New York

Gabriel Orozco

Gabriel Orozco makes art about things (and people and moments) and the spaces between them. We need both to make sense of the world: Trying to see everything, you get only a blur, but look at every other thing, and a pattern emerges. The question becomes, Which things do you choose, and which does your eye (or hand) skip over?

In Orozco’s first solo show in New York, he displayed a single piece, Yogurt Caps, 1994. One blue-rimmed clear plastic lid, complete with expiration date, hung on each of the four walls of the main gallery, highlighting the emptiness between the barely-there readymades. The caps reappear in his current exhibition, this time parenthesizing a very full front room: three distinct pieces displayed in the form of a large, single installation. Two other rooms and even the hallway were packed to the rafters—the exhibition checklist weighs in like a small-town phone book.

This too-muchness doesn’t represent extravagant consumerism but rather approximates everyday accumulation. In the most elaborate project, Penske Works, 1998, Orozco pulled objects out of Dumpsters and construction sites in downtown Manhattan over a four-week period, storing them in a Penske truck (he has no studio) before putting them in the gallery, grouped on the floor, on the wall, and, in one case, hanging from the ceiling. This is garbage of the minimalist, largely generic variety-plastic buckets, sheets of cardboard, metal scraps. In an Art Newspaper interview conducted while he was executing Penske Works, Orozco, talking trash and picking rags, sounds like a connoisseur, preferring one thing to another, making arrangements and photographing them. But the little piles are only moderately compelling, and one has the feeling he deliberately kept the aesthetic at street level; too much tweaking reeks of art.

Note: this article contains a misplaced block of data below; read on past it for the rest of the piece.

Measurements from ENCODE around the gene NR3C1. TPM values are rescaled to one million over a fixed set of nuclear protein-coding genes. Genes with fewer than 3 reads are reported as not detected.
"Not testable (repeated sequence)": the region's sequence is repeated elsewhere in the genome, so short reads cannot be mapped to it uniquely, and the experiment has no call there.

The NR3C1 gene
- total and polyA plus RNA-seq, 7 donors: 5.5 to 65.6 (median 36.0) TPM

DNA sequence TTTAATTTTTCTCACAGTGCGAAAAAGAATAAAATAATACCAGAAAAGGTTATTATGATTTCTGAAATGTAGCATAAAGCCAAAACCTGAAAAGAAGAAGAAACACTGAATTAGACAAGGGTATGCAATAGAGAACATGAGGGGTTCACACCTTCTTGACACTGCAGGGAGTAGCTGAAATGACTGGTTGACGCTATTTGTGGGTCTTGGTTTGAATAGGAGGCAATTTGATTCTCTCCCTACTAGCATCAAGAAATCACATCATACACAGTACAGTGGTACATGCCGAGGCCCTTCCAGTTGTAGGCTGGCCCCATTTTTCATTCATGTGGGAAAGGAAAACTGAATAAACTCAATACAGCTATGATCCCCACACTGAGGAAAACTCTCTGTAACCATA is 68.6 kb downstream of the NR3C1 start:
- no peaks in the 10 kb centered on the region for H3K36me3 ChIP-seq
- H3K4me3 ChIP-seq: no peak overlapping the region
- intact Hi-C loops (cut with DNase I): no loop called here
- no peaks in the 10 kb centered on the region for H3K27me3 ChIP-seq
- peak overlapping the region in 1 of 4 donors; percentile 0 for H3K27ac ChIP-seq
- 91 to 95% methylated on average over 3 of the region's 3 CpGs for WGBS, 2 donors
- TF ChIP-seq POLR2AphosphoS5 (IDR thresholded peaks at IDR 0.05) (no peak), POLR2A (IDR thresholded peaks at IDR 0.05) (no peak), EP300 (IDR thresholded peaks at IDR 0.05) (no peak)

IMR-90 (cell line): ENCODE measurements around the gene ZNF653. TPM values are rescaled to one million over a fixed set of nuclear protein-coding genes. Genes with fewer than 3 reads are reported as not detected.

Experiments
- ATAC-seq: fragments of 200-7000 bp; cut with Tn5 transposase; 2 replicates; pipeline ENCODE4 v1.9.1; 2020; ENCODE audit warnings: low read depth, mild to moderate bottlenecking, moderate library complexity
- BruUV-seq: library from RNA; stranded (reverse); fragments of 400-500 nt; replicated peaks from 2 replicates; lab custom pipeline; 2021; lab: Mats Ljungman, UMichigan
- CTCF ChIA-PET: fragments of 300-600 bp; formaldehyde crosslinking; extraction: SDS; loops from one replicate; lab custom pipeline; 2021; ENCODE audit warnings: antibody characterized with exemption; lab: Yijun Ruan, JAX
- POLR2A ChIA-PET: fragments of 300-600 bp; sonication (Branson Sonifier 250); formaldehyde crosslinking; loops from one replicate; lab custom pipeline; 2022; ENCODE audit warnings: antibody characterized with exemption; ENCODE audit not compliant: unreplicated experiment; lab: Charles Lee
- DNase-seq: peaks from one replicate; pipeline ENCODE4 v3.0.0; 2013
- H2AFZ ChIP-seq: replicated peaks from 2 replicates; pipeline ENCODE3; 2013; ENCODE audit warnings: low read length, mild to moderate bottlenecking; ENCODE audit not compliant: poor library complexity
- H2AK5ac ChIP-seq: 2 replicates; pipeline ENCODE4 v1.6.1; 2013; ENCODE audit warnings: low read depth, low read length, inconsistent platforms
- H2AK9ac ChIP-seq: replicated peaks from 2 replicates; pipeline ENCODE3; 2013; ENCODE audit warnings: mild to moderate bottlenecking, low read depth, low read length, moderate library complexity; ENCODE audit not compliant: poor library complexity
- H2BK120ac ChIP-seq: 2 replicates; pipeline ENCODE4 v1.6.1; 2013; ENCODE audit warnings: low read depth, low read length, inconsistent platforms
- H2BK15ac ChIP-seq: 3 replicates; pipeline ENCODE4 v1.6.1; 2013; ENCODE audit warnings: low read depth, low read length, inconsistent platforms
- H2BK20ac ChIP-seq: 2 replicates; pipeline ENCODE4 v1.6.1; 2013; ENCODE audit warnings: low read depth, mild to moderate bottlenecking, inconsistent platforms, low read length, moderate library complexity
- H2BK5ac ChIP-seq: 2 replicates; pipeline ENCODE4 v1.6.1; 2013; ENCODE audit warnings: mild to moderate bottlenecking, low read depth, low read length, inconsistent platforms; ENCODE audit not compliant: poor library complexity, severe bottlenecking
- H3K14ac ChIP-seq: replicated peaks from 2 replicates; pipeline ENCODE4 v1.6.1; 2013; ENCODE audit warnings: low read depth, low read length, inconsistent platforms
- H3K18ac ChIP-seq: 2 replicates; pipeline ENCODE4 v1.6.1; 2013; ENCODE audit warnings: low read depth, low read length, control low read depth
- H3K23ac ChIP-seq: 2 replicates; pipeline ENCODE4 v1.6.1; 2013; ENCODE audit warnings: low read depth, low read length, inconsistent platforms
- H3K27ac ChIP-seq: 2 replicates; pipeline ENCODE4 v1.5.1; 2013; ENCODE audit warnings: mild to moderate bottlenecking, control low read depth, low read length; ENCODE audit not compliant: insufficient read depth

As Orozco doesn’t seem to differentiate between found and made objects, the chosen and the leftover also inform the work he crafts himself. He created Pinched Stars, 1997, a cluster of shiny, biomorphic forms, by squeezing wax and casting the spaces between his fingers in aluminum. And in the four drawings on computer-generated grids, he colors in some squares and leaves others empty, creating both recognizable and apparently random designs.

The artist occasionally transcends this insistent ordinariness, taking on the immediate social space with joy and humor. Ping-Pond Table, 1998, is a Ping-Pong table for up to four players, shaped like a Greek cross with a lily pond in the center. While game-playing may recall Duchamp, the table lies closer to work by Brazilian artists—Hélio Oiticica’s Parangolés (capes to be worn by the viewer) and Lygia Clark’s Bichos (small, manipulatable sculptures)—creating the opportunity to interact without telling us exactly how to do it. Gallery-goers brave enough to pick up the paddles have to make their own rules.

Like Orozco’s quasi-situationist videos of walks taken through various cities in 1997, most of the work here mimics the quotidian: small choices, the search among the ruins for structure and even meaning.
But we remember the moments—the Ping Pond Table, or the earlier La D.S., 1993, a Citroën with its central third removed lengthwise—when he let us imagine a different world, or at least new relationships between us and our familiar surroundings.

Katy Siegel